Hopes that lawmakers are edging closer to a deal to hike the US debt ceiling lifted spirits on trading floors Friday, though investors remain nervous as a deadline to avert a calamitous default draws closer.
Markets have taken a hit in recent days on worries about the slow pace of negotiations in Washington, even after President Joe Biden and House Speaker Kevin McCarthy expressed optimism earlier in the week.
On Thursday, Biden reiterated his pledge that "there will be no default" despite the wrangling, adding that talks with McCarthy, who leads the Republican negotiators, had been "productive".
For his part, the Speaker also expressed his determination to get an agreement to raise the borrowing limit by June 1, when the Treasury has warned the government is expected to run out of cash to service its debts.
"We know where our differences lie," he said. "We do not have an agreement yet. We knew this would not be easy. It's hard, but we're working. And we're gonna continue to work till we get this done."
Reports said the two camps were edging towards a deal that would lift the debt ceiling and cap spending for two years.
Pressure for a deal was ramped up Wednesday after Fitch placed the country's AAA-ranked credit on "rating watch negative" owing to the standoff.
The announcement raised the possibility of a first downgrade since another rating agency, S&P Global, did so during a similar standoff in 2011.
But there is still plenty of rancour on Capitol Hill, with some Republicans even questioning whether the United States is even likely to default at all, despite warnings about the potential economic chaos it would cause.
Meanwhile, Democratic minority leader Hakeem Jeffries said Republicans had abandoned their jobs in Washington to go on holiday.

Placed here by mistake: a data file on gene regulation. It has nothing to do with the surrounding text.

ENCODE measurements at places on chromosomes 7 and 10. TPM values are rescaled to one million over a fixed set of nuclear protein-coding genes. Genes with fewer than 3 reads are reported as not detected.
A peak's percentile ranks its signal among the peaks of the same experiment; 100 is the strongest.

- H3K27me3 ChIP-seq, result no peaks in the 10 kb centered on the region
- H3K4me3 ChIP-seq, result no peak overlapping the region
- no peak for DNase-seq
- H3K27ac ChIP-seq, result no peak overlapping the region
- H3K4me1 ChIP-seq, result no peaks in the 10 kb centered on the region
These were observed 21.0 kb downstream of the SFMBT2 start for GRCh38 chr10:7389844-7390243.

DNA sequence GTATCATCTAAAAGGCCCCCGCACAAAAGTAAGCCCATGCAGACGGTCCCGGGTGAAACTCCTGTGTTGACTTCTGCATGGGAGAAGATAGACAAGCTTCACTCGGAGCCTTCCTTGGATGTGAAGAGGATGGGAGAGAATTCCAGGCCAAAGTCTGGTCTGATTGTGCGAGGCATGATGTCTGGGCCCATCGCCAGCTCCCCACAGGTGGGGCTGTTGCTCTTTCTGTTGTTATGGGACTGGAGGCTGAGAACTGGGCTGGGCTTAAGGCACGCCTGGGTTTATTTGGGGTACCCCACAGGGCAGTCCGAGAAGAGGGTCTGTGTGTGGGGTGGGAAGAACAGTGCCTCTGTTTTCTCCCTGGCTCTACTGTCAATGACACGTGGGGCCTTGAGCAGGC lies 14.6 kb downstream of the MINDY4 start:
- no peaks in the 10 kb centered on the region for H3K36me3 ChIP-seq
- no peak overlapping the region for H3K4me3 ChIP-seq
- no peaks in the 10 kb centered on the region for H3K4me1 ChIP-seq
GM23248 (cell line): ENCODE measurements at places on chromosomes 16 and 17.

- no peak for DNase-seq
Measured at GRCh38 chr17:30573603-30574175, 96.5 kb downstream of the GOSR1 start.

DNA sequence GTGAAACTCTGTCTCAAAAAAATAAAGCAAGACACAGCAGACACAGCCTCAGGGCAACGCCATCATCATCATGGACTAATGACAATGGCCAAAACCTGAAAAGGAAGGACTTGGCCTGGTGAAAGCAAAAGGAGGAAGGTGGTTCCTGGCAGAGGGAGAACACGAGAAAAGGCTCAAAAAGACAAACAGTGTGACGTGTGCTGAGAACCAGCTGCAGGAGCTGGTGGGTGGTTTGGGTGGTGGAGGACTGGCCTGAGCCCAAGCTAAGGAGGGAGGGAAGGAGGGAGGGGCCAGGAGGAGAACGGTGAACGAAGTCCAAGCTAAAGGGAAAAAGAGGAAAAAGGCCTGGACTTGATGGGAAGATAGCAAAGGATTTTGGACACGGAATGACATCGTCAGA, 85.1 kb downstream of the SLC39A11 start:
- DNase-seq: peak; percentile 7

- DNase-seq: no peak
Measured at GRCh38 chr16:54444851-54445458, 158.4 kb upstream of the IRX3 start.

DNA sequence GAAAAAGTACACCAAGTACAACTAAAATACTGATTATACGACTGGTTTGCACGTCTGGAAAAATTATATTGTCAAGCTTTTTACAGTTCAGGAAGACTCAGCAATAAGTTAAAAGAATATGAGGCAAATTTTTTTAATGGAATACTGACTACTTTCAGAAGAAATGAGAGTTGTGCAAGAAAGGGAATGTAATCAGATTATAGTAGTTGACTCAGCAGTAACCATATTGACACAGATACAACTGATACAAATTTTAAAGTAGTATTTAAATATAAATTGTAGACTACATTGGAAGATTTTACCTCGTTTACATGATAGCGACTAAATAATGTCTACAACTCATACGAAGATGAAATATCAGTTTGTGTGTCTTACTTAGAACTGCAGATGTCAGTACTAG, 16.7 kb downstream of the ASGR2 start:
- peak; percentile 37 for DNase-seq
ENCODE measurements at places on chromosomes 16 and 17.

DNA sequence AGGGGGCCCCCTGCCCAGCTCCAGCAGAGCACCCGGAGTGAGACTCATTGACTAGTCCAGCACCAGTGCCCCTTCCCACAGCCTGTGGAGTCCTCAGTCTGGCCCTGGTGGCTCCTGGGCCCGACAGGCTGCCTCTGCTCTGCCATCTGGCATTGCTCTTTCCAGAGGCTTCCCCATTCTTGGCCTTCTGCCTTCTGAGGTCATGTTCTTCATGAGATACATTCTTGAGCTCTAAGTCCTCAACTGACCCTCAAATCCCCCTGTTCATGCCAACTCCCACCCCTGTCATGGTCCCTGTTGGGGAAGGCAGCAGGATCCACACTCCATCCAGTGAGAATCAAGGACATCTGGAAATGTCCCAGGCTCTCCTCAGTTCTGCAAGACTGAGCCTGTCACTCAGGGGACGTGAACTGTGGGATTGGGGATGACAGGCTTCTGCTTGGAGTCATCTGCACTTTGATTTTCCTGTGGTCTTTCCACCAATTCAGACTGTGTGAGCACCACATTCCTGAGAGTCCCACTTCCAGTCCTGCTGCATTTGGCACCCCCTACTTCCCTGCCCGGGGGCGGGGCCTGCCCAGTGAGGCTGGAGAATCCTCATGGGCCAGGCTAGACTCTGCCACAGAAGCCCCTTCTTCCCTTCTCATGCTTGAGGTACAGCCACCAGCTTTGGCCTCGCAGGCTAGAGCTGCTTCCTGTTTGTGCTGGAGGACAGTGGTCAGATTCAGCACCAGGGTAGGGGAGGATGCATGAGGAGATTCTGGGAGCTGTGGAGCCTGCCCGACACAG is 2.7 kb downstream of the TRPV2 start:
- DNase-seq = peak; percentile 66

"And these Republicans, they're going to say that Joe Biden refused to sit down with them," he added.
Still, the broad consensus is for the borrowing limit to eventually be raised at the 11th hour, after a period of brinkmanship.
Wall Street had a mixed Thursday, with the Nasdaq and S&P 500 surging higher thanks to a rally in tech firms fuelled by a blockbuster sales forecast from chip giant Nvidia.
And Asian markets mostly rose on Friday.
Tokyo led the way thanks to a weaker yen and softer inflation that had traders betting the Bank of Japan would not tighten monetary policy any time soon.
The dollar on Thursday broke past 140 yen for the first time since November, with strong US data fanning expectations the Federal Reserve will hike interest rates again next month.
Shanghai, Sydney, Seoul, Jakarta, Taipei, Singapore and Mumbai also rose, though Manila, Bangkok and Wellington dipped.
Hong Kong was closed for a holiday.
London, Paris and Frankfurt all opened higher.
SPI Asset Management's Stephen Innes warned that the strength of markets could impact the talks in Washington.
"The one issue that could stand in the way of a deal before the US holiday weekend is the widely held belief that markets might need to get worse before politicians feel forced to act," he said.
He also said that the June 1 deadline could also be an issue.
"We think lawmakers are treating June 1 as a hard deadline since it is the only specific date... Congress has to work with.
"That said, if, as the date approaches, it becomes clear that the Treasury will not be close to depleting funds by June 1, some lawmakers might begin to see the hard deadline as slightly softer. So discussions could drag out."